Christopher B. Kreb’s A Most Dangerous Book Tacitus’ Germania from the Roman Empire to the Third Reich (2011)

At the end of the first century AD the Roman historian Tacitus wrote a work describing people he refers to as Germans. In contrast to the Romans, these people emerge from Tacitus as a hardy and vigorous folk who had preserved their purity of blood, being free of any taint from inter-marriage. Such a portrayal was congenial to later Germans (who may have had little in […]

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Stephen Pinker’s ‘The Better Angels of our Nature’ (2011)

This is a book with a heartening argument: as time passes, humans are becoming less violent. Beginning with statistics that seem to show that fewer people are being killed in warfare, Pinker goes on to examine the decline in capital punishment and slavery, and the various recent movements for civil, women’s, homosexual and animal rights.  If this were not enough to […]

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Paul Crook’s Grafton Elliot Smith, Egyptology and the Diffusion of Culture (2012)

The work of the eminent anthropologist and archeologist Grafton Elliot Smith (1871-1937) was always controversial. He argued that Egypt was the source of many of the aspects of civilization in other parts of the world, and that similarities among cultures in different parts of the world often the product of diffusion rather than independent discoveries. Recent scholars have been dismissive; […]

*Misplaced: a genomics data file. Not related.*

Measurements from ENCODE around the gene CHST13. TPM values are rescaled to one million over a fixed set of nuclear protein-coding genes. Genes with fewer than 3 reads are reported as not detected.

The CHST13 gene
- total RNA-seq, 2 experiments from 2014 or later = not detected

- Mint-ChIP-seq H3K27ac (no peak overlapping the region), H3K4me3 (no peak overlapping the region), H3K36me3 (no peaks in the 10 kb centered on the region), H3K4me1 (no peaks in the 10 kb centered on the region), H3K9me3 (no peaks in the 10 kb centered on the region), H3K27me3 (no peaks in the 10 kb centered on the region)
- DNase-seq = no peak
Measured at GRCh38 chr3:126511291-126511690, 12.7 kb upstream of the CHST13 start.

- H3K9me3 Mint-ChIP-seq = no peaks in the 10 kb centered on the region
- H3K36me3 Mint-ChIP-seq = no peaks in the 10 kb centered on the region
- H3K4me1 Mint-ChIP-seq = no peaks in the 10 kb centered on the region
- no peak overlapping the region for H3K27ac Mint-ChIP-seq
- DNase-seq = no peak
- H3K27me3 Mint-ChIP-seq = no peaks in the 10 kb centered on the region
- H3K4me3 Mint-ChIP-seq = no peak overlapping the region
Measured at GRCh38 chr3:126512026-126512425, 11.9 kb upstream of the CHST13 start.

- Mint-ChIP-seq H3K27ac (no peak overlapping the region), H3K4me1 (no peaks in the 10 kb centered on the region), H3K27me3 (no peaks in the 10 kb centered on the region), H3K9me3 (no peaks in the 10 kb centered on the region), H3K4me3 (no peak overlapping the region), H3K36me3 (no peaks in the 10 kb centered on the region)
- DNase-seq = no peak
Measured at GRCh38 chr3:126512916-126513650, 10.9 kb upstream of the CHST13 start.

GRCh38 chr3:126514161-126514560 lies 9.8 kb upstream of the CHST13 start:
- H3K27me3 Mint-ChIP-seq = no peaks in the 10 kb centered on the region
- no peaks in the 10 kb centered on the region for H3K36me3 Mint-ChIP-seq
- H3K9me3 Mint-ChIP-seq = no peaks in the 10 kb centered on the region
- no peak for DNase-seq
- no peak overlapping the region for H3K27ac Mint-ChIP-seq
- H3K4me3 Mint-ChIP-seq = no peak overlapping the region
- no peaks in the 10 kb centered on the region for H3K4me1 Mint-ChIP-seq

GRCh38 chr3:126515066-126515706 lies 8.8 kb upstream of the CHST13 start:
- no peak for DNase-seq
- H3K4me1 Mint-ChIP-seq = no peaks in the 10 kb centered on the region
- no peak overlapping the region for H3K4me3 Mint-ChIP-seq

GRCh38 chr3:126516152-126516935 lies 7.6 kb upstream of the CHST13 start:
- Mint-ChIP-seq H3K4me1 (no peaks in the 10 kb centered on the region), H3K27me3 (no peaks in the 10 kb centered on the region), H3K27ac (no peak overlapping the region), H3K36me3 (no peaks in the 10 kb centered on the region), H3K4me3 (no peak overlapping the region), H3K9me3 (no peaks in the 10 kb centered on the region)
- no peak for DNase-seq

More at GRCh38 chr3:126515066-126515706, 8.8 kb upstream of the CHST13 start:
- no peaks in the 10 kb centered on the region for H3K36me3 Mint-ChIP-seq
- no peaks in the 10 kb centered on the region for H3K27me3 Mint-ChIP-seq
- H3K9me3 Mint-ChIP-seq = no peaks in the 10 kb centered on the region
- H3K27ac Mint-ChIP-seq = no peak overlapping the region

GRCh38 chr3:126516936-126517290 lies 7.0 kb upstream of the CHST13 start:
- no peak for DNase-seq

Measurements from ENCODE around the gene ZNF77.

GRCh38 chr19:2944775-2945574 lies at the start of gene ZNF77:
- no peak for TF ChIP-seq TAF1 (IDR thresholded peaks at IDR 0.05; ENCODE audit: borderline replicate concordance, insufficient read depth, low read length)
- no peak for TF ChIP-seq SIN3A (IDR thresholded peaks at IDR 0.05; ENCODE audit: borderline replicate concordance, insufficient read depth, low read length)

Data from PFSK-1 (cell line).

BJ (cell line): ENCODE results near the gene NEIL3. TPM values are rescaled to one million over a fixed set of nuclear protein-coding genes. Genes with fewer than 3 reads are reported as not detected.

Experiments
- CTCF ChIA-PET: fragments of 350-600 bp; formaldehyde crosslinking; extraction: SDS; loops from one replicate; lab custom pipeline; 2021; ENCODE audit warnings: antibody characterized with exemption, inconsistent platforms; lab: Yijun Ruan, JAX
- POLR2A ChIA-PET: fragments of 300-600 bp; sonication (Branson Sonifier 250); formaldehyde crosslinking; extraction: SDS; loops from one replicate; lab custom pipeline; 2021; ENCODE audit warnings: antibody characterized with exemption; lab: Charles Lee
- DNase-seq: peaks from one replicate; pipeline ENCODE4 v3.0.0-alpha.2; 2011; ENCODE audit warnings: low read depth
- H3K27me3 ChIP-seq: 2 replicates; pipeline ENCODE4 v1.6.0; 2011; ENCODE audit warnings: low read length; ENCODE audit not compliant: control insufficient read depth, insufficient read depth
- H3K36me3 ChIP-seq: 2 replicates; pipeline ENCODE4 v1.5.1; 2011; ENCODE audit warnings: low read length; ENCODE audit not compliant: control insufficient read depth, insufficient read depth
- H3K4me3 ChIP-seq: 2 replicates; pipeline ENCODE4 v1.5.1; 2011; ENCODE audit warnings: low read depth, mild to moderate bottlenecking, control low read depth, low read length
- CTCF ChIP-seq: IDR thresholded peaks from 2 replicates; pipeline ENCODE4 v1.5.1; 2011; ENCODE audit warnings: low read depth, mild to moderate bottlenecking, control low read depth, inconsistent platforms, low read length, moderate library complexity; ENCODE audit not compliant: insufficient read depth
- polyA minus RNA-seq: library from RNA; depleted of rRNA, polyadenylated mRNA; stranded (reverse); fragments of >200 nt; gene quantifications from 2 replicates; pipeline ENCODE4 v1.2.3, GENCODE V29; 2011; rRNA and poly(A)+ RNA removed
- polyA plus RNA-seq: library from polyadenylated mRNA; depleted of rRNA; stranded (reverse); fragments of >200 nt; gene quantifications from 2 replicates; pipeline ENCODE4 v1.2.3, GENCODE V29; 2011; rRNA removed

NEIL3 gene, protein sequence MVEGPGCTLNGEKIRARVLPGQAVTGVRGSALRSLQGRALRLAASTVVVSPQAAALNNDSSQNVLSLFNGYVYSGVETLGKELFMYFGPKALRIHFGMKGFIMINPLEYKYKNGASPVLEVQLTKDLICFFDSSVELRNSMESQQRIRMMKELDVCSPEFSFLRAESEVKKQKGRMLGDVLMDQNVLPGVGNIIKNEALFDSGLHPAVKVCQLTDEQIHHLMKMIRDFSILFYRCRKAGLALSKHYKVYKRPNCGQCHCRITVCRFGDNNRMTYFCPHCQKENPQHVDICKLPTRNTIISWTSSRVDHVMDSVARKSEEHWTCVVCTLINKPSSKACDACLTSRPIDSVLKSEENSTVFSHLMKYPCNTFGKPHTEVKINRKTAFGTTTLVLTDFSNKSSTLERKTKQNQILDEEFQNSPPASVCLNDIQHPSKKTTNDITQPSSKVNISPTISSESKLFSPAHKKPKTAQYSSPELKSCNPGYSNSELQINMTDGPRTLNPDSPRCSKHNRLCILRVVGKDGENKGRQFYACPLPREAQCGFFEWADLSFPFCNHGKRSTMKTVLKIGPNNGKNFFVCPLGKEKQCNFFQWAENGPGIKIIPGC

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Detective Fiction and the Case of Adam Dalgliesh

There’s a lot to enjoy in detective stories. I have pounded the mean pavements of Chicago with the ill-organised V. I. Warshawski, marvelled at the low-life losers who hang out with Kinky Friedman, admired the technological acumen of Liz Carlyle, and laughed out loud at the failure of the Feng Shui detective, speaker of a learned but not idiomatic form of English, […]

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Ian Morris’ Why the West Rules – for now (ii)

The Index of Social Development devised by Ian Morris awards precise numbers for the social development of both West and East at different times in the past.  Being incompetent at maths, most historians are disinclined to crunch numbers and feel vaguely uneasy about attempts to do so in a meaningful way. But this is no reason not to take Morris’ Index seriously, and it […]

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Christopher Cook’s The Philokalia and the Inner Life On Passions and Prayer

This recent book (2011) examines the teachings of the Philokalia, a collection of texts on Orthodoxspiritual life written between the fourth and fifteenth centuries, from the perspective of a psychiatrist with a particular interest in addictive behaviour who is also an Anglican priest. Starting with an arresting notion of Evagrios that humans are shepherds whose thoughts are to be cared for […]

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Two Helpers

We seem to be living in a world that is changing quickly. I remember reading once that there may be an error of vision that leads us to see things this way; in a row of telegraph poles, the distance between the two nearest us seems larger than the distances between all the other poles combined.  Nevertheless, it looks as though we […]

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